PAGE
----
I am starting a new feature called Minnesota Mondays featuring Minnesota postcards. The image used on the title button is the Minnesota State Capitol from a postcard published by V. O. Hammon.
The postcard featured this week is another V. O. Hammon card of the Senate Chamber in the Minnesota State Capitol.
Here is a description of the Senate Chamber from the The Minnesota capitol: official guide and history by Julie Celina Gauthier dated 1907 and digitized by Google:
THE SENATE CHAMBER. The Senate Chamber occupies the center of the west wing, and is lighted by a circular dome decorated in old ivory and gold, which also forms an ornament to the exterior.
Opposite to the main entrance is the raised chair and desk of the presiding officer, with two columns and entablature forming a background. Above this, as well as upon the opposite side, are arched openings to galleries for spectators. The marble used for columns, pilasters, door-casings and base is of Fleur de Peche (peach blossom) imported from France. It has a soft creamy ground toning to yellow, flecked with strong violets and rich reds. It is considered the most beautiful marble in the building.
The pendentives between the arches are decorated with figures of "Freedom," "Courage," "Justice" and "Equality," designed by Mr. Garnsey and done by Mr. Willett. These and all the other decorations are in lower tones of color than are the two lunettes by Mr. Blashfield, for which they form a suitable setting. The subdued richness of the room could only be accomplished by the combined efforts and understanding of the several artists who worked for this result.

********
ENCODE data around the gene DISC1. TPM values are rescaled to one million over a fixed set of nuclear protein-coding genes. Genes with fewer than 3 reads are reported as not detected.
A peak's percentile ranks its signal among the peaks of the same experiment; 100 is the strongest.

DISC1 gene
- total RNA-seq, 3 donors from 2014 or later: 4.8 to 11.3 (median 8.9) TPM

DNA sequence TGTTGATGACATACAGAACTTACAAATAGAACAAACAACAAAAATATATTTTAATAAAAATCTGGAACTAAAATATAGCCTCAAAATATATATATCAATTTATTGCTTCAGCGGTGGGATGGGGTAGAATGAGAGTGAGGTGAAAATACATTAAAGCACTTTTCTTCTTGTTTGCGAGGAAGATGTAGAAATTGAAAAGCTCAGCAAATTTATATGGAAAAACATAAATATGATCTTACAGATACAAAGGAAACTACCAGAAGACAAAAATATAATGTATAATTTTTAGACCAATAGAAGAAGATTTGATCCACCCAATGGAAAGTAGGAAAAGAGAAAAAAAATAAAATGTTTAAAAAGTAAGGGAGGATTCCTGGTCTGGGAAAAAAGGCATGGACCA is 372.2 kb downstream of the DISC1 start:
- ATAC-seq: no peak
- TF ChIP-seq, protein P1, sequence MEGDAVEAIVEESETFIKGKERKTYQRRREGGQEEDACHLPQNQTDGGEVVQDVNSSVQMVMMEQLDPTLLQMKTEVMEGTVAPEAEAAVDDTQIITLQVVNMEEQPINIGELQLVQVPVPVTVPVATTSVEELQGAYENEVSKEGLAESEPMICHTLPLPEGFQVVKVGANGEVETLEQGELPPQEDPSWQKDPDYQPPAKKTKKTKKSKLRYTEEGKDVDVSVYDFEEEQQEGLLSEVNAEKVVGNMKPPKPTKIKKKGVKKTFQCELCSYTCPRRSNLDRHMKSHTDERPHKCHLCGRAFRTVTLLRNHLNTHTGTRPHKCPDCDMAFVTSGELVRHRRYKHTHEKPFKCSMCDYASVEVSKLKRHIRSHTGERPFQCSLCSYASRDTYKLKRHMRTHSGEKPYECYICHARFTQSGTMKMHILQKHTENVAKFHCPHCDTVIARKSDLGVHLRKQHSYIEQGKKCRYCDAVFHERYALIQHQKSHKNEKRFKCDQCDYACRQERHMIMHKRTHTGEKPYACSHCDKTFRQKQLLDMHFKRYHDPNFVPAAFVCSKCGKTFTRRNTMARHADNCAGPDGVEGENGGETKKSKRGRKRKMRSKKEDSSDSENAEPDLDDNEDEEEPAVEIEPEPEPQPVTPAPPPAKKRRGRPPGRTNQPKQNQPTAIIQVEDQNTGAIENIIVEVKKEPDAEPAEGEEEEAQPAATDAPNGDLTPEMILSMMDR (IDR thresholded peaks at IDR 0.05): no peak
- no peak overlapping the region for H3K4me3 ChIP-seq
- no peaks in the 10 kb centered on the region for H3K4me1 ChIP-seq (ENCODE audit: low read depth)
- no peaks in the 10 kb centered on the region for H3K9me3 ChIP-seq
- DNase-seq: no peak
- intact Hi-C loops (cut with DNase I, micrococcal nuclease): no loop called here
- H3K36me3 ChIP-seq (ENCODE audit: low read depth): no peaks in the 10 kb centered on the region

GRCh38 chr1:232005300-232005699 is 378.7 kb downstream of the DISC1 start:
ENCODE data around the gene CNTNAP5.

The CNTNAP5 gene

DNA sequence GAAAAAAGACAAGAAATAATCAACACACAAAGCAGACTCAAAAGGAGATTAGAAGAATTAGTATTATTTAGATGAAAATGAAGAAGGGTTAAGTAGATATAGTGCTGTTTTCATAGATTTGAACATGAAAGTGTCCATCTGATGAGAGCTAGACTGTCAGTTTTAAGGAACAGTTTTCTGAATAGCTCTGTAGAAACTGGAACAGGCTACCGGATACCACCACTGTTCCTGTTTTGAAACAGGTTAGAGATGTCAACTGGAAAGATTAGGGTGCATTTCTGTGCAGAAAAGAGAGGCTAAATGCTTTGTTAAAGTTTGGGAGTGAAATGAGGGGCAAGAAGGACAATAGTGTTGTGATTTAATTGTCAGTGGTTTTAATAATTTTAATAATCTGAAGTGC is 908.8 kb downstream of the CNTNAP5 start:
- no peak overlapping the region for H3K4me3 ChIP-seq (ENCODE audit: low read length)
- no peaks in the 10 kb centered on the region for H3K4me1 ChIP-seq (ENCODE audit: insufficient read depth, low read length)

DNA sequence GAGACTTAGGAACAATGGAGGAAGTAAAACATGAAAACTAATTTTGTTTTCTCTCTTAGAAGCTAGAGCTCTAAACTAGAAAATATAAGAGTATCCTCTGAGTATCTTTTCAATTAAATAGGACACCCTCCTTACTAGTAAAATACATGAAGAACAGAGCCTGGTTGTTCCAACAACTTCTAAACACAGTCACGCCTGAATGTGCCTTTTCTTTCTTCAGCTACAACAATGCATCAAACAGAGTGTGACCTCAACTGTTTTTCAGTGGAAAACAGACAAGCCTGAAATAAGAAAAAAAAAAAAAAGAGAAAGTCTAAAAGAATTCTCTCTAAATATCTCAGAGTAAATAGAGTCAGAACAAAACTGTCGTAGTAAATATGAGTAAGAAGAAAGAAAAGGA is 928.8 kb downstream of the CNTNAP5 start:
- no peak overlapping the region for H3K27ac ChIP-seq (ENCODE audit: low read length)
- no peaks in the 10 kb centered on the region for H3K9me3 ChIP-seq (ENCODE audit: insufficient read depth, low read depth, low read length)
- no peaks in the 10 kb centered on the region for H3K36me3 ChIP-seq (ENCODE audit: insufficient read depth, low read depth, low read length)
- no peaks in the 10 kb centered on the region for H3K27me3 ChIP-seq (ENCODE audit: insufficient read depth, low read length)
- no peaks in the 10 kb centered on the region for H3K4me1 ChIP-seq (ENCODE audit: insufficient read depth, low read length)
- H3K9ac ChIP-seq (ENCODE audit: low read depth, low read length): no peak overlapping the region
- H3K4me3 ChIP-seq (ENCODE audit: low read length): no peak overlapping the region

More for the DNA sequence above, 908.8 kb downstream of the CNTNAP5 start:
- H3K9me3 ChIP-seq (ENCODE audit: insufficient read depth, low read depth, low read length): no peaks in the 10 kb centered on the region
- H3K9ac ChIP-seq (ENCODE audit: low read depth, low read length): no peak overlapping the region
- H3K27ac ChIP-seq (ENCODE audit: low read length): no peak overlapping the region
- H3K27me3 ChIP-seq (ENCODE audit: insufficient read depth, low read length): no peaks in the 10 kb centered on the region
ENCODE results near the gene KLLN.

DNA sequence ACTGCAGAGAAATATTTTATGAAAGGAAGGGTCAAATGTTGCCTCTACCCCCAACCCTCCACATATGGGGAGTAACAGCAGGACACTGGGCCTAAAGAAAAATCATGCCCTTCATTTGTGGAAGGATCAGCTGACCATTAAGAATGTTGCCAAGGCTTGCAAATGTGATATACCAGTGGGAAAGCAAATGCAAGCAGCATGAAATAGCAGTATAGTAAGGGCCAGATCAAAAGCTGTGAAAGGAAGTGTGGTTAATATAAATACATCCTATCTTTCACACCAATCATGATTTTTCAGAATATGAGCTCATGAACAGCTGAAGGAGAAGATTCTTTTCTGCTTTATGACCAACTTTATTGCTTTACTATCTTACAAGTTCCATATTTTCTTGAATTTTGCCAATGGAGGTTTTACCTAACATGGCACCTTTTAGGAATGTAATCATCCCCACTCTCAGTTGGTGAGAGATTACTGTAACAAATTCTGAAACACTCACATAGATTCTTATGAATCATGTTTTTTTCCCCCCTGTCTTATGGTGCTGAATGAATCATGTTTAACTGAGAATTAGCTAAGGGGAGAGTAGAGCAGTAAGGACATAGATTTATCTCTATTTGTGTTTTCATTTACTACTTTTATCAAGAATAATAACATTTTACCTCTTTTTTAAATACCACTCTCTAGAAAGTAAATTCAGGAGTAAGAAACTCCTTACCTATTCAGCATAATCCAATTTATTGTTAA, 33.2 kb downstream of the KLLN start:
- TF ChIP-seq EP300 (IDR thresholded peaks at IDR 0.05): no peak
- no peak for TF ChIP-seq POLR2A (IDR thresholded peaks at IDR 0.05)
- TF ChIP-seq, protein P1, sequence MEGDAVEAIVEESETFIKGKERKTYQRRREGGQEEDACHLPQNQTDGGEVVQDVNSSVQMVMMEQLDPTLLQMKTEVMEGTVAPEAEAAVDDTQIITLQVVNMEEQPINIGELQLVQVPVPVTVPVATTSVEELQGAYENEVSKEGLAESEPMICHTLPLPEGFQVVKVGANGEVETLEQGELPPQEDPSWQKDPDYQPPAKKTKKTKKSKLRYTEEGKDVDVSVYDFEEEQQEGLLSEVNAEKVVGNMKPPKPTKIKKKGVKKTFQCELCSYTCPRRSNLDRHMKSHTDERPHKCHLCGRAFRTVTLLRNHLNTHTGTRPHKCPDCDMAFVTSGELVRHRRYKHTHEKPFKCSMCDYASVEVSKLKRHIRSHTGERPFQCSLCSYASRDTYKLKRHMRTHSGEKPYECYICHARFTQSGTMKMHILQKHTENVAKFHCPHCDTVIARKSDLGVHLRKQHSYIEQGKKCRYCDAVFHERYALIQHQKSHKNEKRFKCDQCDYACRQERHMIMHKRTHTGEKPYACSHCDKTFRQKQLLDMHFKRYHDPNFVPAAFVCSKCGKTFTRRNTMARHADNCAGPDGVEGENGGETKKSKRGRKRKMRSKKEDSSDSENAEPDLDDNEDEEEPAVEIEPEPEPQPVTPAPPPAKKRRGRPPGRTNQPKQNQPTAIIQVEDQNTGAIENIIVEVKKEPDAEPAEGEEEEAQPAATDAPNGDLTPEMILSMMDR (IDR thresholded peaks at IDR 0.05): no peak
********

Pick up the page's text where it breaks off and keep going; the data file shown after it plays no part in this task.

MR. BLASHFIELD'S PAINTING—"THE DISCOVERERS AND CIVILIZERS LED TO THE SOURCE OF THE MISSISSIPPI." In his two lunettes—which are said by the critics in the East to be his best work—Mr. Blashfield has admirably attuned his colors to their surroundings. The general tone of color in "The Discoverers and Civilizers Led to the Source of the Mississippi" is a cool white and green in the center, changing into soft warm greys and reds towards the sides.
In the center of the picture, seated upon a slight elevation, and in august dignity, is the Great Manitou, the chief god of the Indians. In his hand he holds an urn from which pours the Father of Waters, the Mississippi river. At the right are a number of men—the first explorers and pioneers over whom soars the Spirit of Discovery holding a mariner's compass in one hand and pointing towards the Source of the Mississippi with the other. This group is menaced by a superb Indian in war bonnet, who stands near an Indian girl who crouches at the foot of the Great Manitou, and to whom a priest is offering salvation in the form of a crucifix, across the rushing waters. Back of the priest are men, women and children; the dogs held in leash and the boat upon the opposite side show the principal means of travel in the early days. The colonists are guided by the Spirit of Civilization, who floats gracefully above them. The background consists of pine trees, rocks and sky.